Recruiting has changed. In the September 27, 2016 Ask The Headhunter Newsletter, a job applicant responds to a posting and gets a call from the cops.
Is this recruiting?
Employers are so out of it that they’re not only putting up digital roadblocks against people they’re trying to attract — such as online application forms and video interviews — now they’re hiding in bunkers, barring the doors, and calling the cops on earnest job applicants.
A reader found this stunning episode on an Indeed discussion forum:
I recently applied to a job on Indeed and sent a follow up e-mail a few days later. About a week passed with no response, and I sent another e-mail, saying I would come by their office. They quickly sent a response saying they no longer had a position available. Twenty minutes later I got a phone call from the police. They complained that I threatened and harassed them. I denied it, and the cop said to not contact them again. The whole thing is almost unbelievable. I hate applying for jobs.
Why doesn’t this employer just keep an armed guard posted at the door?
When you find a job posting online, can you get arrested for showing up in person at a company to apply? I’m not a lawyer, and I won’t touch that question, but such conflicted behavior and mixed signals sent by employers reveal just how dysfunctional recruiting has become.
Applying through the front door
More than once, I walked into companies I wanted to work for and gave my resume to a receptionist. Sometimes a manager would come out to talk to me. Or a personnel clerk would appear briefly. When no one appeared, I’d chat up the receptionist, collect some company literature to educate myself, and go home. Worst case, I’d write the employer off. On to the next.
If employers are afraid of who comes in the front door, why are they recruiting? Why are they in business? What if a customer shows up unannounced? Does the sales department send in its dogs?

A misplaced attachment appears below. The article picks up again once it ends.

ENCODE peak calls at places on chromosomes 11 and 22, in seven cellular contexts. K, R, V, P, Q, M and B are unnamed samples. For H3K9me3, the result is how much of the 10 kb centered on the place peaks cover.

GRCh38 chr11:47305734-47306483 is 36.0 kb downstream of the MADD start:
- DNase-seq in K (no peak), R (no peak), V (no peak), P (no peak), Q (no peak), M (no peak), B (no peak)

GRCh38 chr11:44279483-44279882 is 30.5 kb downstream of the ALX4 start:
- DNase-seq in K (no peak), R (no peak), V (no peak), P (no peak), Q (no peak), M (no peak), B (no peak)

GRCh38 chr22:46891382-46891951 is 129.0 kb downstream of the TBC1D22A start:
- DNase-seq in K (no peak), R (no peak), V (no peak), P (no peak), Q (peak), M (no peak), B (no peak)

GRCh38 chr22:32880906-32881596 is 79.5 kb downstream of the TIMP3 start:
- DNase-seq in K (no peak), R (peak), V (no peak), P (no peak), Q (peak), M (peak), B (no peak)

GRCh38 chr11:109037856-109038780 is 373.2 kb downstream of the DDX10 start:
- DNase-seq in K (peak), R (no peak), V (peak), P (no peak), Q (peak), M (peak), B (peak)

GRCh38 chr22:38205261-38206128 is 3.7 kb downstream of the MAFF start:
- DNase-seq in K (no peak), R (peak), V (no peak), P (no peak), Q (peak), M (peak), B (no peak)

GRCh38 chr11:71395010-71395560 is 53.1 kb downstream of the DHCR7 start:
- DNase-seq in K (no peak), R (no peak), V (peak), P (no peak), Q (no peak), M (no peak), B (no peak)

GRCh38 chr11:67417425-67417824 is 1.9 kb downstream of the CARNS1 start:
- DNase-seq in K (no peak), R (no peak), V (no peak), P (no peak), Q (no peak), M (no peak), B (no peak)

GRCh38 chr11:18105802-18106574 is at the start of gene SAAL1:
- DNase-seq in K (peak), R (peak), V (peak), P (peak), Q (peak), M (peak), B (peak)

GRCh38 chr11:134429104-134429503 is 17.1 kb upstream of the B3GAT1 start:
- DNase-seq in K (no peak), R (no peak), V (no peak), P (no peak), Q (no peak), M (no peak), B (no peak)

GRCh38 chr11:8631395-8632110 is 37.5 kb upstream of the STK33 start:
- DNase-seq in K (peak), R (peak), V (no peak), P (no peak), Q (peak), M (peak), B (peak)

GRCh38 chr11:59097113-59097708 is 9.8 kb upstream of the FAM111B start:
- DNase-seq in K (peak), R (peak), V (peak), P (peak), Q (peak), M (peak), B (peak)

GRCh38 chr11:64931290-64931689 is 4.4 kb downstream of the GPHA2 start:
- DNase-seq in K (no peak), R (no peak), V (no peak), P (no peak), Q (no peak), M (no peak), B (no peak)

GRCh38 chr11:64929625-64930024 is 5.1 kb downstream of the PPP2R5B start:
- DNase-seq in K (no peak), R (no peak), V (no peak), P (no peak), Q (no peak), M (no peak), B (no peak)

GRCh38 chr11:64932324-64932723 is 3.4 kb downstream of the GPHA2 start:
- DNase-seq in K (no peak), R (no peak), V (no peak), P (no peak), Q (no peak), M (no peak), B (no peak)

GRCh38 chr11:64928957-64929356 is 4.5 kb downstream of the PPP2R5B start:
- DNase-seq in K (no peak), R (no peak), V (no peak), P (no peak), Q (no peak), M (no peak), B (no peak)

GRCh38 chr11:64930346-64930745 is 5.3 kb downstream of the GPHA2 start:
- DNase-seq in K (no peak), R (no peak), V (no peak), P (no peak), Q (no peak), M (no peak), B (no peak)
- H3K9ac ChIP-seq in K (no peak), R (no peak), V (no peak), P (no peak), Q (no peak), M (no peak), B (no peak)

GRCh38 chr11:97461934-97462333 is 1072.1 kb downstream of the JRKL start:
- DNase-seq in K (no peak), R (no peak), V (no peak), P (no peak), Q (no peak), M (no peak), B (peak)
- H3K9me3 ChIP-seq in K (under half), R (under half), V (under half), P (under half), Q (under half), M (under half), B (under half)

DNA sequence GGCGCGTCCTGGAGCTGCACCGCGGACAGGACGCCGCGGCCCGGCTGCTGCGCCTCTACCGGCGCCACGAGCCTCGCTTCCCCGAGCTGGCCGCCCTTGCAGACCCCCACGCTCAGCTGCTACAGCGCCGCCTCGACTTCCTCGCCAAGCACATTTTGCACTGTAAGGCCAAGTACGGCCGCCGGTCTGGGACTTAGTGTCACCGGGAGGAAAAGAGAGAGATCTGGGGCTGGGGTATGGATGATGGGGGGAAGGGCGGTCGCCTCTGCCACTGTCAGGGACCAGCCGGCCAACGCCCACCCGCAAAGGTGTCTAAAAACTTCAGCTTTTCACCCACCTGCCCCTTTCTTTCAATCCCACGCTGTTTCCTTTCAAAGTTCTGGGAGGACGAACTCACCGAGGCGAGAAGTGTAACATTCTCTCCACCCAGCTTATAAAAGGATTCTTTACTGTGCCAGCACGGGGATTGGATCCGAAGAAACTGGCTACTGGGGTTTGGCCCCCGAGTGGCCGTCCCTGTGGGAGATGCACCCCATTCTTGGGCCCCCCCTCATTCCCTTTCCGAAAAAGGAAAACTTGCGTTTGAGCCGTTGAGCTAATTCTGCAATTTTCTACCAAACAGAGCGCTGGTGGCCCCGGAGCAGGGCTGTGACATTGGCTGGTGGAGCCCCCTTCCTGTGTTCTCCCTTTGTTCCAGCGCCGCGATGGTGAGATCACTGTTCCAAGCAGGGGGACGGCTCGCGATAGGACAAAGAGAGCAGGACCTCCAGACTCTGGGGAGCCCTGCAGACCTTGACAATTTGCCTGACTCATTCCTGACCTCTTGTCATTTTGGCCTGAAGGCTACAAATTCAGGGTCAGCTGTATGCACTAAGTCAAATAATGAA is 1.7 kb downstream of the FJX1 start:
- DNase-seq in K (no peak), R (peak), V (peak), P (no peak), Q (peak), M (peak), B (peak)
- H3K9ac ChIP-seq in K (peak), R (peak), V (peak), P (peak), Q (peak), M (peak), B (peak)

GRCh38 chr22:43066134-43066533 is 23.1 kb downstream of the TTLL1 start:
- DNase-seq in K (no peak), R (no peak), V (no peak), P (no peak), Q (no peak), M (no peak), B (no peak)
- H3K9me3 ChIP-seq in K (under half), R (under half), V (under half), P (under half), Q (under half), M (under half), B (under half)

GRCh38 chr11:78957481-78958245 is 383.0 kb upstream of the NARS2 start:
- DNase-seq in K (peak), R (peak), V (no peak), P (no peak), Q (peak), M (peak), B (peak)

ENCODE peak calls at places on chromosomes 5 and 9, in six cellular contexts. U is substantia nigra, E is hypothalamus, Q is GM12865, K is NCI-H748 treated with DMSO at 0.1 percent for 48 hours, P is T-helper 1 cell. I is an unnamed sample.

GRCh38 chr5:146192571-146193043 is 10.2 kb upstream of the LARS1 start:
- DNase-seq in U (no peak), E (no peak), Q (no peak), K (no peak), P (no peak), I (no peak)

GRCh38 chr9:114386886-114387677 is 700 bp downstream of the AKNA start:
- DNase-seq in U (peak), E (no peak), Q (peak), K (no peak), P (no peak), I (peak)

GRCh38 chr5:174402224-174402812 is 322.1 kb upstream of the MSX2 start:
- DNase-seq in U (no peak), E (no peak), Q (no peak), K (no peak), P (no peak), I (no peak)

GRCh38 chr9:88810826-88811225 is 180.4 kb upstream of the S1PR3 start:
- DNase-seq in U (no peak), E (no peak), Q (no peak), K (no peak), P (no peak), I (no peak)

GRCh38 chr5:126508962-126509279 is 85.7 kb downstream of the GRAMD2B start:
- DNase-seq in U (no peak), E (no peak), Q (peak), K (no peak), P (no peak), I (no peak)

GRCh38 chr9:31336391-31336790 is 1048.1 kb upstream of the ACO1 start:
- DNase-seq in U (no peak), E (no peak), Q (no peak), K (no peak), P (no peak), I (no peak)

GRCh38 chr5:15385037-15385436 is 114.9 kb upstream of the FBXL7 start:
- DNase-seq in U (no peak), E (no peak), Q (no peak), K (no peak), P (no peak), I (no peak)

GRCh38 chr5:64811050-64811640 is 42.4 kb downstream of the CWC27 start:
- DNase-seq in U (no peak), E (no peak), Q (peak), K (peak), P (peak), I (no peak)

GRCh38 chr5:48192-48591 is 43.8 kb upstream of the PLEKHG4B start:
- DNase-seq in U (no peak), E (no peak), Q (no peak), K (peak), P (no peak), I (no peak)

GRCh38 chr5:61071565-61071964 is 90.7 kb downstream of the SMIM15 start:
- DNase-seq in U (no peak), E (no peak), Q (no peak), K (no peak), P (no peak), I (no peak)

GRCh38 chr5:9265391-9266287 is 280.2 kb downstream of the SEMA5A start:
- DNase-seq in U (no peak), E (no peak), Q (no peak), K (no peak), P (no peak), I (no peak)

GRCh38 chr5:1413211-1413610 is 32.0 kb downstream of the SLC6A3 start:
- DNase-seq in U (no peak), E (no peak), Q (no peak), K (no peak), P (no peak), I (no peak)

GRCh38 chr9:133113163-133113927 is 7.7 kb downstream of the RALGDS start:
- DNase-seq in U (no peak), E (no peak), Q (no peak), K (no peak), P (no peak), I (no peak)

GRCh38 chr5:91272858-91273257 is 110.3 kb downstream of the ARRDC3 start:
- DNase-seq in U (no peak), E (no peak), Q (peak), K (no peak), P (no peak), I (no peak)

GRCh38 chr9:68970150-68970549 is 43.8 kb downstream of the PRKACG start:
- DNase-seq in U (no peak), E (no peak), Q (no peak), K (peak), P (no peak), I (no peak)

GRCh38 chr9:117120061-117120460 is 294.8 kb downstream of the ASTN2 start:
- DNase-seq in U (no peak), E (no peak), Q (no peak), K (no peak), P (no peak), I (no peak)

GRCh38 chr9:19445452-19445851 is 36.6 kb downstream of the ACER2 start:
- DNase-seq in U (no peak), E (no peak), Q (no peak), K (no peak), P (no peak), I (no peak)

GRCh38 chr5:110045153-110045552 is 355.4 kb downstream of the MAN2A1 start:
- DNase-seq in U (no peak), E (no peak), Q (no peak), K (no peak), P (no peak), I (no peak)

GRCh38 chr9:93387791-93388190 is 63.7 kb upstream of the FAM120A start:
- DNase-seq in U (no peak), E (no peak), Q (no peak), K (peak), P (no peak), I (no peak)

WTF, indeed. I know many people who have taken the time and trouble to go to an employer’s office to demonstrate how serious they are about getting a job. But recruiters have so dehumanized job applicants they’re trying to attract that they no longer know how to welcome them.
Hiding from the applicants
Employers solicit such staggering numbers of people that they’re are afraid of who appears. The only way to process the incoming rush is to dehumanize and render people into database morsels. (See “How HR optimizes rejection of millions of job applicants.”) And to hide.
This cannot be reconciled with the idea that an employer is trying to attract you. When you’re an abstraction in a database — a mess of keywords — the assumption is that you’re to be avoided and feared, either as a waste of time or, in this case, as a physical threat.
Lest someone suggest it’s inappropriate to show up at a company after submitting a resume, keep in mind that at some point you’ll be invited for an interview at a bricks-and-mortar office that has a front door. If the front door is a locked bunker, then the job applicant who posted that story would likely just walk away — probably disgruntled. But if the front door is open for business, then it’s no more inappropriate for a job applicant to show up than it is for a customer to show up to buy something.
Recruiting from the panic room
So what does this incident mean? We must assume the job applicant did nothing wrong or threatening. After all, this person was applying for a job. They want to impress the employer — not hurt anyone — hence the visit to the office. (On the flip side, does a job applicant assume a murderous psychopath has lured them to an interview?)
When an employer worries for its safety or fears who’s going to show up, that tells us there’s something fundamentally wrong with popular methods of recruiting. It’s pretty clear that the fear and worry stem from soliciting teeming hordes of applicants that employers don’t really want. Depersonalizing and demonizing them only adds to the distrust — we naturally fear the unknown.
This incident is perhaps the most stunning evidence that the online employment system companies rely on is inherently twisted and warped. (See “Employment In America: WTF is going on?”) This job seeker’s experience reveals a panic-room mentality, where employers huddle and hide behind locked doors and impenetrable applicant tracking systems. It highlights one recruiting perversion after another:
- Advertise a healthy work environment — but reveal your company’s paranoid culture.
- Proclaim a desire to find great people — but treat applicants like they’re psychopathic marauders.
- Solicit job applicants — then tell them there’s no job.
- Open your company to the talent — then call the cops when the talent arrives.
- Talk about how people are your most important asset — but only let digital profiles and applications in the door.
The problem is not that a company called the cops on a job applicant it attracted. That’s merely a symptom. The problem is that the highly automated recruiting system our economy depends on can’t deal with people.
What kinds of contradictory messages have you gotten from employers? What’s the most bizarre experience you’ve had when applying for an advertised job?